GIBBONS, Todd
Died 7 September 1992 - At twenty-two years of age, you were too young to leave us. You packed those years full of joy and vitality; we have those memories. Once again, we will miss you this Thanksgiving at the lake. Much love, Auntie Keak

  G... Names     GI... Names     GIB... Names     Welcome Home

GIBBONS o@ca.on.york_county.toronto.globe_and_mail 2003-11-05 published
BLOCK, Matthew Alexander
Tragically died of injuries sustained when struck by a car on Hallowe'en evening. Matthew passed away peacefully with his family by his side at the McMaster Medical Centre on Saturday, November 1, 2003. He was 12 years old.
Matthew BLOCK (Cambridge, Ontario) is the cherished son of Kelly (née FLOOD) and Robert BROOK, dear brother of Stephen, Kevin, Andrew, Caitlin and Jenny, friend of Brent, and precious grand_son of Ellen and Denis CASE, Dennis and Patricia FLOOD, Stanley and Evelyn BROOK. He will also be sadly missed by his great aunts and uncles.
Loved nephew of Sheryl FLOOD and Douglas RITCHIE, Christopher CASE, Leslie (née CASE) and Rodney GIEBLER, Debbie and Jerry and Dave and Denise; and cousins Nicole and Alexander. Special friend of Keith, Lena, Zeo and Matthew BENNETT; Ted and Joe GIBBONS Doreen BROWN and Lloyd STEWARD/STEWART/STUART; and all of his many Friends and their families.
Matthew was a student at St. Joseph's School in Cambridge, and he enjoyed playing left wing with Hespler Minor Hockey. Matthew was also an aspiring chef who shared his passion for cooking with all who knew him.
We wish to thank all those who have given us their love and support, and we offer our heartfelt gratitude to the staff at Cambridge Memorial Hospital, McMaster Medical Centre, and specifically Dr. Holly SMITH, Nancy FRAM, and Chaplin Steve. We were comforted to know that Matthew gave the gift of life to seven families through organ donation.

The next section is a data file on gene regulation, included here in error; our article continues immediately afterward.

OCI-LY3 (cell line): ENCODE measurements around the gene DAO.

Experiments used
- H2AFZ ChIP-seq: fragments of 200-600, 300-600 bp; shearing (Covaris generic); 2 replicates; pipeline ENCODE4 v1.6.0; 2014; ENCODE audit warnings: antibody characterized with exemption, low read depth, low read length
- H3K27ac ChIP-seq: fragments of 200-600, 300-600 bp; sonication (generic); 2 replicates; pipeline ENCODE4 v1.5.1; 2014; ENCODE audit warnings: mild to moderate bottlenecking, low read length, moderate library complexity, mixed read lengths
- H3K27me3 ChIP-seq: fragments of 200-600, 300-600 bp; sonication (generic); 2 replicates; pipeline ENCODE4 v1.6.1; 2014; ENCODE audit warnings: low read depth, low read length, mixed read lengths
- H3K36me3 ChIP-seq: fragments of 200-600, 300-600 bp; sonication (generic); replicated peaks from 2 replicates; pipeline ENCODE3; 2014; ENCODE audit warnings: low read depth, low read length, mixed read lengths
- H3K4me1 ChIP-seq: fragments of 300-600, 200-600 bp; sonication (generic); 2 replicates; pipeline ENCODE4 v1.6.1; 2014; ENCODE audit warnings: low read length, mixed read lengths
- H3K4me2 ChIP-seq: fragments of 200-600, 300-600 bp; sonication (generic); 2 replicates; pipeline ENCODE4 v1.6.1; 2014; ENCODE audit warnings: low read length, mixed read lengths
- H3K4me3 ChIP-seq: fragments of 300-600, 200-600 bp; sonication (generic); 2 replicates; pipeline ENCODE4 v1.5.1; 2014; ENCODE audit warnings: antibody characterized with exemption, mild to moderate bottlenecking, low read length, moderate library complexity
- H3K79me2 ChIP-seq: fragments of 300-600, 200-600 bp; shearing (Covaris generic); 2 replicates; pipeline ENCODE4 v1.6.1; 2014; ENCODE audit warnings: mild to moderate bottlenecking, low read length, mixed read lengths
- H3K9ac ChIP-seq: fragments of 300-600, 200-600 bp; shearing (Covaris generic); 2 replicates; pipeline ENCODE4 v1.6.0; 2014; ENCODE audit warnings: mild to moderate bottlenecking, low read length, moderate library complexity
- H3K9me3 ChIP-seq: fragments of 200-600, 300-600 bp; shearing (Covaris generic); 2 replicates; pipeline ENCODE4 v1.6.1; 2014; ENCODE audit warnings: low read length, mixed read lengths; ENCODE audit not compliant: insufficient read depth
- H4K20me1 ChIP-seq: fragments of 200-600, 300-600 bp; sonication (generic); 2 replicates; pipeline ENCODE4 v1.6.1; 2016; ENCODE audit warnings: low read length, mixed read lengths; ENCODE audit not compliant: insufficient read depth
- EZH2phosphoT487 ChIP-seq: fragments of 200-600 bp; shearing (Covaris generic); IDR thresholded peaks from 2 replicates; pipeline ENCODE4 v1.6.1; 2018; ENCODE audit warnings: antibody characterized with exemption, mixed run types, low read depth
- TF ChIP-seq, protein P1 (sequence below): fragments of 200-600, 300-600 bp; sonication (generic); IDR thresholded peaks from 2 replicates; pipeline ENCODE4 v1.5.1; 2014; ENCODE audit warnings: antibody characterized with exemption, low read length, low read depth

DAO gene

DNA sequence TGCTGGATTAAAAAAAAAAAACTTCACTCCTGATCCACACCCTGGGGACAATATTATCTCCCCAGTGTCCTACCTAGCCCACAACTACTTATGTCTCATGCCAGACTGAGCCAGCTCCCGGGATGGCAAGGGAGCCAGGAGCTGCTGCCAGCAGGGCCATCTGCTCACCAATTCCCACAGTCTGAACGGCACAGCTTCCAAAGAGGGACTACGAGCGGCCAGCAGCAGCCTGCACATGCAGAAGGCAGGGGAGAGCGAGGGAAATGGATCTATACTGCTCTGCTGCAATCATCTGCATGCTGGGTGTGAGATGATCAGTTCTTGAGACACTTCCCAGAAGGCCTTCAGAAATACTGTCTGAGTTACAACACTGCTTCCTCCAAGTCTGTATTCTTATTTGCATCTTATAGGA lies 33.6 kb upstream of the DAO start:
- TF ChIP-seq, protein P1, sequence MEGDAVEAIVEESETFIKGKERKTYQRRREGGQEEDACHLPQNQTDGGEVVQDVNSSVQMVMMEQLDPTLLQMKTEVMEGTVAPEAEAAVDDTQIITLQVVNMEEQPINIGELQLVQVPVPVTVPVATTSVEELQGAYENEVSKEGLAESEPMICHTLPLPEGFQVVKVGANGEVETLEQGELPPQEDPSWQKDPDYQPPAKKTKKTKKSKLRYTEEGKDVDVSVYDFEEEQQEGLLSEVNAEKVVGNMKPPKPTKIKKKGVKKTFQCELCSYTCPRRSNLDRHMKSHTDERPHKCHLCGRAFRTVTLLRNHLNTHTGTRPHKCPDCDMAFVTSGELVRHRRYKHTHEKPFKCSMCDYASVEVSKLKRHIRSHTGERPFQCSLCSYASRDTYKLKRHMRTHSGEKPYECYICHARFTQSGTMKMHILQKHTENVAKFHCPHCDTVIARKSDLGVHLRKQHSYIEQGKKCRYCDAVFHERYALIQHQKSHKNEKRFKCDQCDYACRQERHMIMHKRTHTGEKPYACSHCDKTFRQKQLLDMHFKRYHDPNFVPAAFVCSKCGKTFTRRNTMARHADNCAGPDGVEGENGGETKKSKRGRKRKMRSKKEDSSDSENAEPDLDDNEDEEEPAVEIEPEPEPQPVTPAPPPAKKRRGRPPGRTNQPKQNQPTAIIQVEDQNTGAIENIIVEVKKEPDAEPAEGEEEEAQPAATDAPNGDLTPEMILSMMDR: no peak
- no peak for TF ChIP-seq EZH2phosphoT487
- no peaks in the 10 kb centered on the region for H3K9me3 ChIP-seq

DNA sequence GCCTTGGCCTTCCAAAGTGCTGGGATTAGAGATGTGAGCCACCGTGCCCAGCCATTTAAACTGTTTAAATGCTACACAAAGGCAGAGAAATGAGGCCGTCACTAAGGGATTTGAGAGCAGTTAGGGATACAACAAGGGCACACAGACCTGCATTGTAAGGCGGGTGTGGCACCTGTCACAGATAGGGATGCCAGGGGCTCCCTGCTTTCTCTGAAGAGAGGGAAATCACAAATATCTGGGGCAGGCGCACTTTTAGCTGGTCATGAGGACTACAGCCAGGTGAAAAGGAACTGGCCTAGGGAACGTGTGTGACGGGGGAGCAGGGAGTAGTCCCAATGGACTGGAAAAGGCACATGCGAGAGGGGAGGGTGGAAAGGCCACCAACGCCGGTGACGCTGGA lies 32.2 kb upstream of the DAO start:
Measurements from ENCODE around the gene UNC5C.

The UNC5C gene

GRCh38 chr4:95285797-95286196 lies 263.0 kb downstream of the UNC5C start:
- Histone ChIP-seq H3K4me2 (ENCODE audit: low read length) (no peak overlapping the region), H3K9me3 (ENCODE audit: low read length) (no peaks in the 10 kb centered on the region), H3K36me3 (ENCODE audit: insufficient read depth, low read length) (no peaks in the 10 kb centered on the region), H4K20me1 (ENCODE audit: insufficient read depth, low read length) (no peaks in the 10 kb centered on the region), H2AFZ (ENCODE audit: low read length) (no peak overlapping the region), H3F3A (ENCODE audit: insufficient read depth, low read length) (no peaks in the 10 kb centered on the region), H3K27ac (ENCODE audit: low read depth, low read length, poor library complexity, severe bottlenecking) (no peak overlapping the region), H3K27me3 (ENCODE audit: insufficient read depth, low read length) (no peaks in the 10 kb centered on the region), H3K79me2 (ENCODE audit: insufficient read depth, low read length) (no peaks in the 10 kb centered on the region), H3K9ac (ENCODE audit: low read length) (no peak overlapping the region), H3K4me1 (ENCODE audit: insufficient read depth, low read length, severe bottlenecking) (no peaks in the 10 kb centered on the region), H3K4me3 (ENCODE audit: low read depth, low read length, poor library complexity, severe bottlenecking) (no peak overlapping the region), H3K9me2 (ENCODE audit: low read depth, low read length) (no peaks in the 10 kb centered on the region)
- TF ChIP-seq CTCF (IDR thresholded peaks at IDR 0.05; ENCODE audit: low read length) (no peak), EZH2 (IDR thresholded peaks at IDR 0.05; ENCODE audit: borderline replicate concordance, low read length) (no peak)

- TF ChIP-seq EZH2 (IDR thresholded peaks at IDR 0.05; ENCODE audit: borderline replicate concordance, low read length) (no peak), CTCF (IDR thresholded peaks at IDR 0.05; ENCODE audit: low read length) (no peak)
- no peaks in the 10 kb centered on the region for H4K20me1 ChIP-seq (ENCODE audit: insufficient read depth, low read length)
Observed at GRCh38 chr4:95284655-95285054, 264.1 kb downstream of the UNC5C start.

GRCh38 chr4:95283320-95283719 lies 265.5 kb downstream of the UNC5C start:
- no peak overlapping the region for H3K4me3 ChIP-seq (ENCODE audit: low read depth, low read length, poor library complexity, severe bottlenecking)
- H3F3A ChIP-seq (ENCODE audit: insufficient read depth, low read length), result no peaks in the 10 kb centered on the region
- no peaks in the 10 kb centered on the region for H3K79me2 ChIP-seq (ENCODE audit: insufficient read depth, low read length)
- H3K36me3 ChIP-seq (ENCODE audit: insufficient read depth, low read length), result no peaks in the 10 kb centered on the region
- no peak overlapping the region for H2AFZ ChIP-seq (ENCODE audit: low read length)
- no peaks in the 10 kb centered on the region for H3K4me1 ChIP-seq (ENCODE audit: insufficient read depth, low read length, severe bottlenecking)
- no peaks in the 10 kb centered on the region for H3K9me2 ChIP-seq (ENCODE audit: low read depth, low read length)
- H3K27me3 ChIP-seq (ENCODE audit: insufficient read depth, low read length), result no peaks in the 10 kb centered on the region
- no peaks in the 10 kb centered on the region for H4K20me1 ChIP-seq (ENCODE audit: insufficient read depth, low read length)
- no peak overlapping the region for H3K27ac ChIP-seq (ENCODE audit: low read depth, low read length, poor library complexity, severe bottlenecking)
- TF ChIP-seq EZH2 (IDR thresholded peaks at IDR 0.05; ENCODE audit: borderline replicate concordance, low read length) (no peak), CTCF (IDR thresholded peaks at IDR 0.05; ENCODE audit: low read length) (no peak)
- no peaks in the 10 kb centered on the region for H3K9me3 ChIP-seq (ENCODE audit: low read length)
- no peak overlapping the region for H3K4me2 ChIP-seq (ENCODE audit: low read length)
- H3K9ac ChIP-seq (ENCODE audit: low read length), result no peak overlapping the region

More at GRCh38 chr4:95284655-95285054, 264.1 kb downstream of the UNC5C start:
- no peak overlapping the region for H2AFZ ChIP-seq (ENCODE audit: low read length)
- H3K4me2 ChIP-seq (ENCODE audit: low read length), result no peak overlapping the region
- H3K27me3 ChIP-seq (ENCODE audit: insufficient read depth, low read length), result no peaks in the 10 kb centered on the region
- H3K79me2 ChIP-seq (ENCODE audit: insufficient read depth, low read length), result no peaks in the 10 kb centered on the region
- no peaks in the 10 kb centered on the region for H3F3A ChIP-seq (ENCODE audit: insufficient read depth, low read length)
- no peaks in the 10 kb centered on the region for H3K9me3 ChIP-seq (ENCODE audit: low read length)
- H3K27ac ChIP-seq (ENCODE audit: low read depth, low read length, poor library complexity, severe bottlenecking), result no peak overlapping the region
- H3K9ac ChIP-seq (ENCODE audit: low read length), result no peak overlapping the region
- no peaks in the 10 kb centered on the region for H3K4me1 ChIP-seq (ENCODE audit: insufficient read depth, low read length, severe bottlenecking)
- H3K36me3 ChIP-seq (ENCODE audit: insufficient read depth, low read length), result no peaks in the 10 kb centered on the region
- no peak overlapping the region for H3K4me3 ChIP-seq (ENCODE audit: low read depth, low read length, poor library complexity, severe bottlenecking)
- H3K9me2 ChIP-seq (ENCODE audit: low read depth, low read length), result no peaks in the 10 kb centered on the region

Our dear Matthew will be greatly missed by all who knew him. It was a great joy and honour to have shared 12 years with him.
Friends will be received on Tuesday and Wednesday from 6: 00-9:00 p.m. at Littles Funeral Home and Cremation Centre, 223 Main Street East, Cambridge www.funeralscanada.com Mass of Christian Burial will be celebrated at St. Clements R.C. Church, 745 Duke Street, Cambridge on Thursday, November 6th at 10: 00 a.m. Cremation to follow. In memory of Matthew, donations would be appreciated to ''Kids Can Play'' and to the school that he loved, St. Joseph's in Preston, for any educational needs.

  G... Names     GI... Names     GIB... Names     Welcome Home

GIBBONS - All Categories in OGSPI

GIBBS o@ca.on.manitoulin.howland.little_current.manitoulin_expositor 2003-02-05 published
Elsie Dorothea GIBBS
November 20, 1909 - January 28, 2003
Elsie GIBBS, a resident of the Manitoulin Lodge since 1996, died at the Lodge on Tuesday, January 28, 2003 at the age of 93 years.
She was born in Gore Bay, daughter of the late John and Minnie (TOMLINSON) GIBBS. Elsie had worked as a bookkeeper for James PURVIS and son for about 20 years. She was very active in the Lyons Memorial United Church, having acted as treasurer for 38 years.
Elsie's home was always considered home for her sisters and brothers and their families. She kept her home as long as she could, until she had to move to the Lodge. She truly loved her family, and enjoyed writing to the ones who were at a distance, and visiting and going out with the ones who were close.
Elsie was predeceased by two sisters Olive GIBBS and Florence BAILEY, and brothers Clifford, Harvey, Lyman and Arthur. She is survived by numerous nieces and nephews, grand nieces and nephews and great grand nieces and nephews.
Friends may called the Culgin Funeral Home after 7: 00 pm on Friday. The funeral service was conducted in the Wm. G. Turner Chapel on Saturday, February 1, 2003 at 1: 30 pm with Pastor Maxine McVEY officiating. Spring interment in Gordon Cemetery. Culgin Funeral Home, Gore Bay.

  G... Names     GI... Names     GIB... Names     Welcome Home

GIBBS o@ca.on.manitoulin.howland.little_current.manitoulin_expositor 2003-09-03 published
Ina ADDISON
In loving memory of Ina ADDISON, August 27, 1914 to August 22, 2003.